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Who was Viscount Palmerston?

Updated on December 3, 2016

Viscount of Palmerston (Henry Temple, 1784-1865), is chiefly remembered as an aggressive Foreign Secretary, whose attitude to foreigners was typical of Victorian 'cocksureness'. In his long career he spent sixty years in Parliament, was in office for fifty years (mostly as Secretary at War and Foreign Secretary) and was Prime Minister for nearly ten (1855-58, 1859-65).

The following are some typical examples of his foreign policy: he played a leading part in securing the independence of Belgium (1830-31) and the election of Leopold of Coburg (Queen Victoria's uncle) as king; he bullied China in 1840 when its government wanted to prevent the import of opium from India, and he forced it to cede Hong Kong and to open five other ports to British shipping; in 1856, when China seized a British ship, the Arrow, on a charge of piracy, he extracted £4 million in compensation; earlier, in 1850, he threatened Greece with war when Don Pacifico, a Maltese Jew and therefore a British subject, claimed damages for the loss of property in a riot in Athens.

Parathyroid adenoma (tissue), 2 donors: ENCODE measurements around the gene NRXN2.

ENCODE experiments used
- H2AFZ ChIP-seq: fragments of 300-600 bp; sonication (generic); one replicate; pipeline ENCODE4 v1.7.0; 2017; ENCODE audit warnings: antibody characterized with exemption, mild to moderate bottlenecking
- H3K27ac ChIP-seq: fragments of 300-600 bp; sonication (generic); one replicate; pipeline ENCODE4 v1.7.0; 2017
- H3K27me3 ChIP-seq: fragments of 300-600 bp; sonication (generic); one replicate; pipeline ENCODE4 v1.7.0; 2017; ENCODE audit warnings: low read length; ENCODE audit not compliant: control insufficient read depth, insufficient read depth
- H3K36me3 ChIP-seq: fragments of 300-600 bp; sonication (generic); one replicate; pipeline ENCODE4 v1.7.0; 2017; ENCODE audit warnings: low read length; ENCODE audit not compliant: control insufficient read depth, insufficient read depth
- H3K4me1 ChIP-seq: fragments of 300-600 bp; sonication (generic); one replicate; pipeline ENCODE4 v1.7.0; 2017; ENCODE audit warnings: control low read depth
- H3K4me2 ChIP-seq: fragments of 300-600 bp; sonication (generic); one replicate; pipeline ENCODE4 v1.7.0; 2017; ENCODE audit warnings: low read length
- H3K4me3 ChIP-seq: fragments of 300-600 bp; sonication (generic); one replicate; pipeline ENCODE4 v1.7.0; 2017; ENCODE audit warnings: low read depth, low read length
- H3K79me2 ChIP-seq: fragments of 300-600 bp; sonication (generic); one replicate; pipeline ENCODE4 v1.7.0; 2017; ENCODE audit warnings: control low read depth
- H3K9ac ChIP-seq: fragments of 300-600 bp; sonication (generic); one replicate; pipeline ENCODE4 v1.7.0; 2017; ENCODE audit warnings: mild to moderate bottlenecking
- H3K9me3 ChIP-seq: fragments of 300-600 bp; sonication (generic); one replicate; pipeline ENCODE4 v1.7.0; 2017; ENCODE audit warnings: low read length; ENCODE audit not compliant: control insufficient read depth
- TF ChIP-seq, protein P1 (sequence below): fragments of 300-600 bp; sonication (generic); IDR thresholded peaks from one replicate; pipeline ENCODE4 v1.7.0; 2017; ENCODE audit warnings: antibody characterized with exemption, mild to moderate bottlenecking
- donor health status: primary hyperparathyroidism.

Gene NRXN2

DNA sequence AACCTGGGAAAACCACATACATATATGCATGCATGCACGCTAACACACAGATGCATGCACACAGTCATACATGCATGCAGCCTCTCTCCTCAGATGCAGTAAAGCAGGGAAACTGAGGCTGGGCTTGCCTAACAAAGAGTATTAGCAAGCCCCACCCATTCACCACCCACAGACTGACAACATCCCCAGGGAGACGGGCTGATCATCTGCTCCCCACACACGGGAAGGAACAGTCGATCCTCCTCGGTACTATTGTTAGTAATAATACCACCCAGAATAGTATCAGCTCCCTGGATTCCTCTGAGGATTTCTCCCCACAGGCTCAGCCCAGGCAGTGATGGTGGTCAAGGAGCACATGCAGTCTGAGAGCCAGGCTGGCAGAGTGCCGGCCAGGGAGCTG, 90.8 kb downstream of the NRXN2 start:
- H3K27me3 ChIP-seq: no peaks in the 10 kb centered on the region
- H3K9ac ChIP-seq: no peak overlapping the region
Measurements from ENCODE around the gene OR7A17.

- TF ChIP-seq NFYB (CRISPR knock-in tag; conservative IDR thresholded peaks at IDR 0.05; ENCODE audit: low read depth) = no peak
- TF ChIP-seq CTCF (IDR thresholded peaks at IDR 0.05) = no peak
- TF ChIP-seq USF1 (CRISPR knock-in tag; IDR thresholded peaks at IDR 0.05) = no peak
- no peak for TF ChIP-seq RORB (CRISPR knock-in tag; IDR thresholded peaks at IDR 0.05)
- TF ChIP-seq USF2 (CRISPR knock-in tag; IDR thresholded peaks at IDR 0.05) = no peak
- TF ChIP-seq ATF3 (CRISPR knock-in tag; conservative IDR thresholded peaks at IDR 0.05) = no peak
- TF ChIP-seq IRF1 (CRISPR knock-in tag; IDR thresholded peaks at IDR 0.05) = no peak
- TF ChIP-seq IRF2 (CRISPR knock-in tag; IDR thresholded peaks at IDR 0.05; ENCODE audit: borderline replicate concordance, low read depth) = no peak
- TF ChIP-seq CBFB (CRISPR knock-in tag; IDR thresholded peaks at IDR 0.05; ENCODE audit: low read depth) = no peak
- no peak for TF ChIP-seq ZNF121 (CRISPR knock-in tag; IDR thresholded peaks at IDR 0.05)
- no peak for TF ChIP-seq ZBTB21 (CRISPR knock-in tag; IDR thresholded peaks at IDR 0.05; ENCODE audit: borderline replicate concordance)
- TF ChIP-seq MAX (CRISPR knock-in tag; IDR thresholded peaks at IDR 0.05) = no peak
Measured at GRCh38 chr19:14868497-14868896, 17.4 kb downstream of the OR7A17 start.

'Firebrand' Palmerston, as he was called, got into disfavor with Queen Victoria and the Prime Minister (Lord Russell) for not consulting them over foreign policy, and he was forced to resign when he ignored the views of the British government and warmly congratulated Napoleon III on his seizure of power in 1851. However, 'Pam' was soon back in office. Strongly anti-Russia, he brought the Crimean War to a successful conclusion after he had become Prime Minister in 1855.


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